My perhaps overly simplistic view is that sympathy “sends a card” but empathy “brings a sleeping bag and a casserole and listens.” Empathy is expensive and, on the surface appears to be risky. But the risk is more often than not perceived, not real. It relates to a fear of the unknown.
In the experience of those of us who go on City of Refuge mission trips to downtown San Diego, empathy is a powerful tool. We usually do more listening than speaking, but we always learn something about people and homelessness we didn’t know before. And we learn about ourselves too.
How can you respond to the homeless you encounter in your daily life, such as in the stoplight scenario above?
Here are some ideas:
Buy some fast food “credit” cards in small denominations. These are easy to store in your wallet or purse and are ready on a moment’s notice. On a mission trip to learn about homelessness some years ago, I bought enough $5 cards so that everyone on the team could experience the joy of providing food for a hungry person. The students raved at how good it made them feel to feed someone. We even sat down to lunch with a young homeless college athlete which was a sobering reality for our kids. Cheap Joy!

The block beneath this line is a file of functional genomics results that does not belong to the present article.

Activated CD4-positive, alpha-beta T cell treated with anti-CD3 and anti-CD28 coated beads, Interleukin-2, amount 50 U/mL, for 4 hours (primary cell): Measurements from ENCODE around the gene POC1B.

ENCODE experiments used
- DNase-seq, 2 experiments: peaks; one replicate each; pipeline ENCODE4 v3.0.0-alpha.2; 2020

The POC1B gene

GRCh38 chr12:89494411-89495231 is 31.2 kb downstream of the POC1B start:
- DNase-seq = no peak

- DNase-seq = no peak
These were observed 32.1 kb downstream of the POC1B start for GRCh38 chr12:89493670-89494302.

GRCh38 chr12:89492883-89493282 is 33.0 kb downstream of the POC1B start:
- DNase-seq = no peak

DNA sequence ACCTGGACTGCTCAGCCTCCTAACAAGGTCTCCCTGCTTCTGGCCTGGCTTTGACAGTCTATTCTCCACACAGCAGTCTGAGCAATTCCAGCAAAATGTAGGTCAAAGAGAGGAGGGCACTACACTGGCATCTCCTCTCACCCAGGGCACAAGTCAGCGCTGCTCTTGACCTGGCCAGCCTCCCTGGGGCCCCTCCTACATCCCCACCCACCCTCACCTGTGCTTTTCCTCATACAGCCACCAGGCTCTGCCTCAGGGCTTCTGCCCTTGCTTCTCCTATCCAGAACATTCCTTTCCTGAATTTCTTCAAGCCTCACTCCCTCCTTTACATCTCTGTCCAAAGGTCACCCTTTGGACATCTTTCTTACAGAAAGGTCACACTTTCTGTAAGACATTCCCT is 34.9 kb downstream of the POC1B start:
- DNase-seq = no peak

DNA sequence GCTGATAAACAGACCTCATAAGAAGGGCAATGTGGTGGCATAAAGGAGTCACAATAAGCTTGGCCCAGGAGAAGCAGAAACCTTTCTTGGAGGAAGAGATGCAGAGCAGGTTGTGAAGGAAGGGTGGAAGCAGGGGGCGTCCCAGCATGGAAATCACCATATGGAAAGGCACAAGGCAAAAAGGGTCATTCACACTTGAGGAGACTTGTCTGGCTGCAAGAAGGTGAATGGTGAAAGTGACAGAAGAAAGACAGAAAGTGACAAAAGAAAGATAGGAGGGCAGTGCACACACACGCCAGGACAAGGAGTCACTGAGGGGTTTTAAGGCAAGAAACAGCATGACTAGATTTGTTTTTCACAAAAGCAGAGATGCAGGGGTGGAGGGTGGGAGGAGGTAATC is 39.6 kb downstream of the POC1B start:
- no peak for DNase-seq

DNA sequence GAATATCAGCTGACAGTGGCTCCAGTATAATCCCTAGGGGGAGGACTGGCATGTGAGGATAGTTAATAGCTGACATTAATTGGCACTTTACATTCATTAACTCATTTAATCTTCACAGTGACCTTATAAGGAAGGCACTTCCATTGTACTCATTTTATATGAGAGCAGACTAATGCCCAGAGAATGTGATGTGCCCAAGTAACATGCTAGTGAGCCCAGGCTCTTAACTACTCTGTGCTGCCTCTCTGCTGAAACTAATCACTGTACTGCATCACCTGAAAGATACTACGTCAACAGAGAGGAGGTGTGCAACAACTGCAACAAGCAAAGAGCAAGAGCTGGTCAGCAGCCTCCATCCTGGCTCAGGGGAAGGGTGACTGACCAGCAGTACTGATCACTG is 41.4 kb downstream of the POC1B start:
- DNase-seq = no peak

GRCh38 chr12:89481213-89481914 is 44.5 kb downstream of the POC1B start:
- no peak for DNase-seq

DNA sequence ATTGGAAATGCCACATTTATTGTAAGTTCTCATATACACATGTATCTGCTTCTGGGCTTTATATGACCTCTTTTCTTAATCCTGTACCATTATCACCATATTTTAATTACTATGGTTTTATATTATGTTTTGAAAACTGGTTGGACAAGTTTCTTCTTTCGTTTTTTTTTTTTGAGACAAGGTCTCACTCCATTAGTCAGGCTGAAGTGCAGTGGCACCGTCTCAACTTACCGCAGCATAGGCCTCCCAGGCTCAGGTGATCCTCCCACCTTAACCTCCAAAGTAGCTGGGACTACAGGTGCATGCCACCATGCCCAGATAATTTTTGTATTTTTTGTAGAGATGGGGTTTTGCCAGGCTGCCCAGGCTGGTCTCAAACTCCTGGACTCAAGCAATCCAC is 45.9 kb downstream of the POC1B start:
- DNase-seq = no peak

Prepare small toiletry “survival” bags that you can keep in your car and pass out as you encounter homeless while driving. One or two should be enough for a normal day. These are really appreciated and totally unexpected by most people we minister to. You can see the joy of thoughtful appreciation on their faces too! This is one of the most fun things we do, and it gracefully serves as an introduction to conversation. The barriers really come down! You can get creative by including body care products, hair care products, snacks (the possibilities are endless!), drinks, teeth cleaning products, over-the-counter pharmaceuticals and so forth. Bottles of aspirin are particularly appreciated. Something we try to do is to include a note that blesses the homeless recipient and lets them know who we are and why we decided to engage them. It makes it a more personal offering.
Read about the homeless situation. Become educated about it. This will help you “empathize” and converse with the homeless when you engage them. It shows you care enough to learn more about their plight when you can talk intelligently about it. See https://en.wikipedia.org/wiki/Homelessness or http://www.homelessshelterdirectory.org/cgi-bin/id/city.cgi?city=Fallbrook&state=CA for resources in the North County area.
Volunteer for one of our feeding or mission outreach projects, such as Bread of Life, Brother Beno’s, Feeding America, or even City of Refuge. These projects provide incremental exposure to the homeless and poor. Everything from just handing out food, to sitting down and talking, to blessing people in line with prayer. You will be blessed more than them!
Proverbs 19:17 Whoever is generous to the poor lends to the Lord, and he will repay him for his deed.
A cool drink